This is simply analogous to having:

int x,y,z;


  • obvious the only different is that we have a different type.

you could basically treat the above as the same thing and do:

struct Point{
    double x;
    double y;
} x={1.0,2.0}, maxPt={5.0,5.0};


  • the x field inside the struct has nothing to do with the x variable outside.
  • it is also syntactically allowed because x.x is clear that the outerx is referring to struct Point.

Example: LinkedList

Basically, the struct Node itself is trivial:

struct Node{
    struct Node *next;
    int val;


First, we need to create a node:

struct Node *createNode(int x){
    struct Node *node = malloc(sizeof(struct Node));
        return NULL;
    node->val = x;
    node->next = NULL;
    return node;


  • notice that malloc() returned a void *, and we made it a struct Node *. This means that for C, every struct/Object is just a piece of memory. And it is for the programmer to decide how to use that memory by casting it into a specific type.

And if you consider in your main():

int main(){
    struct Node *node = createNode(10);
    assert(node); // see next section
    // free(node);

Schematically, this is what happens:



  • in the end, we need to of course remember to free() the memory in heap


This is basically a handy function to use for testing:

  • whenever the expression inside the bracket is false, it quits the program
    • e.g. assert(1==2); will basically quit your program at that line every time

A sample usage with the above LinkedList would be:

int main(){
    struct Node *node = createNode(10);
    assert(node); // aborts the program if node is false/null/0


  • this needs the library assert.h


This is not a standard function in a LinkedList, but it is a good exercise:

struct Node *creat2Nodes(int x, int y){
    struct Node *n2 = malloc(sizeof(struct Node));
        return NULL;
    n2->val = x;
    n2->next = NULL;
    struct Node *n1 = malloc(sizeof(struct Node));
        free(n2); // at this point, n2 is malloced already
        return NULL;
    n1->val = x;
    n1->next = n2;
    return n1;


  • one line to take care would be n1->next=n2;, which takes the address of n2, which points to the beginning of its own struct Node, and copied to n1->next.
    • therefore, now n1->next points to the beginning of node n2.

Then, to visit the nodes, you can have:

int main(){
    struct Node *head = create2Nodes(10,20);
    printf("%d --> %d\n", head->val, head->next->val); // prints 10 -> 20


  • remember, head->next is type struct Node * which points to the beginning of the second node

Lastly, to free() the memories correctly:

int main(){
    struct Node *head = create2Nodes(10,20);
    printf("%d --> %d\n", head->val, head->next->val);
    free(head->next); // free the second one first


  • if you freed the head first, then you never get the reference to the second node anymore
    • this will cause permanent memory leak


  • This means an efficient algorithm for freeing the LinkedList would be actually first saving the next value:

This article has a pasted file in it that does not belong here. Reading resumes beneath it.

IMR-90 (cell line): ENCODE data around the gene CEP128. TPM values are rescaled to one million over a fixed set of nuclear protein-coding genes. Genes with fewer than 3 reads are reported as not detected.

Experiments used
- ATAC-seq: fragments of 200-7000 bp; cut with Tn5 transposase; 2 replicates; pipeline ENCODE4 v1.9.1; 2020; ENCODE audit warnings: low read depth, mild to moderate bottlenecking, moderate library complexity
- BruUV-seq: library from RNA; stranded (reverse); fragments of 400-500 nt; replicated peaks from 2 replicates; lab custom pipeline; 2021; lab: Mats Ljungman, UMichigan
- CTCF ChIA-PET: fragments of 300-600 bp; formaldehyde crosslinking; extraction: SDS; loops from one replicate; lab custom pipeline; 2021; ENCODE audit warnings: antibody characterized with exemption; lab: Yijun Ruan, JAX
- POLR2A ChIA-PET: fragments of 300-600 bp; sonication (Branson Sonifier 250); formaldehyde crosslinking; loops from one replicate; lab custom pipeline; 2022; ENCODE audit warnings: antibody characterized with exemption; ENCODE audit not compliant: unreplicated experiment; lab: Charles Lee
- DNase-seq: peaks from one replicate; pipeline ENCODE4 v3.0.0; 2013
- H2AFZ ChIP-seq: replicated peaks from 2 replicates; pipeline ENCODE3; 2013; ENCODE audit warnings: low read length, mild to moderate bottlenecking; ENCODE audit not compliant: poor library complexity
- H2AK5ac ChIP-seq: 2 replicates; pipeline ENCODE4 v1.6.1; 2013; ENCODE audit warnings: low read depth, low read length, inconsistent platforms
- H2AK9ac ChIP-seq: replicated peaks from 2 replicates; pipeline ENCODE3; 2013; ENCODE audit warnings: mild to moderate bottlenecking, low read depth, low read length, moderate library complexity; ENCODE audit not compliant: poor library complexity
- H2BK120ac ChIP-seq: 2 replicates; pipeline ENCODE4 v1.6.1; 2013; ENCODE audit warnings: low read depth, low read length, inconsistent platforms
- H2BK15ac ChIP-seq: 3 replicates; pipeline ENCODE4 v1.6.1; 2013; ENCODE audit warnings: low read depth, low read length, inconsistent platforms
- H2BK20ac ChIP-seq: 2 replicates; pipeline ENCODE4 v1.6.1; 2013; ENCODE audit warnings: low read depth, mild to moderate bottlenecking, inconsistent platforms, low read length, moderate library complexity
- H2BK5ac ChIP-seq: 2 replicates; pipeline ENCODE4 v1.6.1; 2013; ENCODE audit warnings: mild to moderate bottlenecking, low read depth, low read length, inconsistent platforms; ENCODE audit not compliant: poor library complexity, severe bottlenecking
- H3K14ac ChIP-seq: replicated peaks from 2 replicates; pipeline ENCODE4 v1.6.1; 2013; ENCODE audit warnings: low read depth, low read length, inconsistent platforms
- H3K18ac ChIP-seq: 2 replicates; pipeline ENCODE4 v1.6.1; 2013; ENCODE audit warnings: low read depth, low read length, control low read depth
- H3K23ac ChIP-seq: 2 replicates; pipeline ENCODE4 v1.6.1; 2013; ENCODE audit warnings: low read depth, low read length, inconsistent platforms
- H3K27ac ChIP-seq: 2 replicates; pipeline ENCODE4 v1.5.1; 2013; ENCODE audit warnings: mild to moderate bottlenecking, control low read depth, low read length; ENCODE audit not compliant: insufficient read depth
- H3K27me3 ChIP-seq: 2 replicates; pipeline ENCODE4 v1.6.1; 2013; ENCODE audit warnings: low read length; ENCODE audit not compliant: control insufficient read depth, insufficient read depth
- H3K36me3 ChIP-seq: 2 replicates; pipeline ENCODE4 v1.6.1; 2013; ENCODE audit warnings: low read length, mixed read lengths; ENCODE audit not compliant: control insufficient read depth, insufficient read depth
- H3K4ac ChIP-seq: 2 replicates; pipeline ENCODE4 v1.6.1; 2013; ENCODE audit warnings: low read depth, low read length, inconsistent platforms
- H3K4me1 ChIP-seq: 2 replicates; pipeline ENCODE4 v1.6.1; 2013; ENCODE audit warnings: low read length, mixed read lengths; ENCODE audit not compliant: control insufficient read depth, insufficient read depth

int freeLinkedList(struct Node *head){
        struct Node *saved=head->next;

struct as Value

An interesting different between struct in C and class in Java is that struct only contains fields/data.

  1. This means, when we are passing in/returning a struct into functions, it passes/returns in by value:
#include <stdio.h>
#include <stdlib.h>
#include <assert.h>

struct Pt{
    double x;
    double y;

struct Pt makePoint(double x, double y){
    struct Pt temp = {x,y};
    // this returns by VALUE!, even though temp disappeared
    return temp;

int main(){ 
    struct Pt p2 = makePoint(3.0,4.0);
    printf("%f and %f\n",p2.x, p2.y); // actually printed 3.0 and 4.0


  • temp was a local variable, which disappeared after the function call. However, returning a struct in C means returning by the values in that struct.
    • as a result, you can imagine {3.0, 4.0} was returned, and that becomes the content of p2.
  1. Therefore, other related operations such as assigning also are done by value:
// same code omitted from above
int main(){ 
    struct Pt p1 = makePoint(3.0,4.0);
    struct Pt p2 = p1;
    printf("%p and %p\n", &p1, &p2); // 0x7ffcf9bf7f50 and 0x7ffcf9bf7f40


  • again, this shows that even = copies the struct by value. You get two distinctly different struct in Stack Memory but having the same value.

Exam Notes

  • Question:

    Draw the diagram for the code below, and tell me the output.

    struct Node {
        void * data;
        struct Node *next;
    struct List{
        struct Node *head;
    struct Node* node1 = ... // assume this is correct
    struct List list[1];
    list->head = node1;

    and what would be the output of the below:

  • Solution:



    • in the end, there are only four piece of data in the entire program
    • note that both list and &list would be 0X0A, which is the memory address of the first element in the array
      • list means pointer to a struct List
      • &list means pointer to the entire struct List []
      • array is nothing than a contiguous block of memory

    and output are:

    list.head # gives ERROR
    *list # gives type struct List (actually, value stored by variable `head`)
    list[0].head # gives type struct Node * (actually, value stored by variable `head`)

Week 7

Standard IO

The C standard library automatically provides every running program with 3 I/O channels

  • stdin (standard input) fd=0:
    • incoming character stream, normally from keyboard
    • e.g. when you called scanf(), it takes the content from stdin
  • stdout (standard output) fd=1:
    • outgoing character stream, normally to terminal screen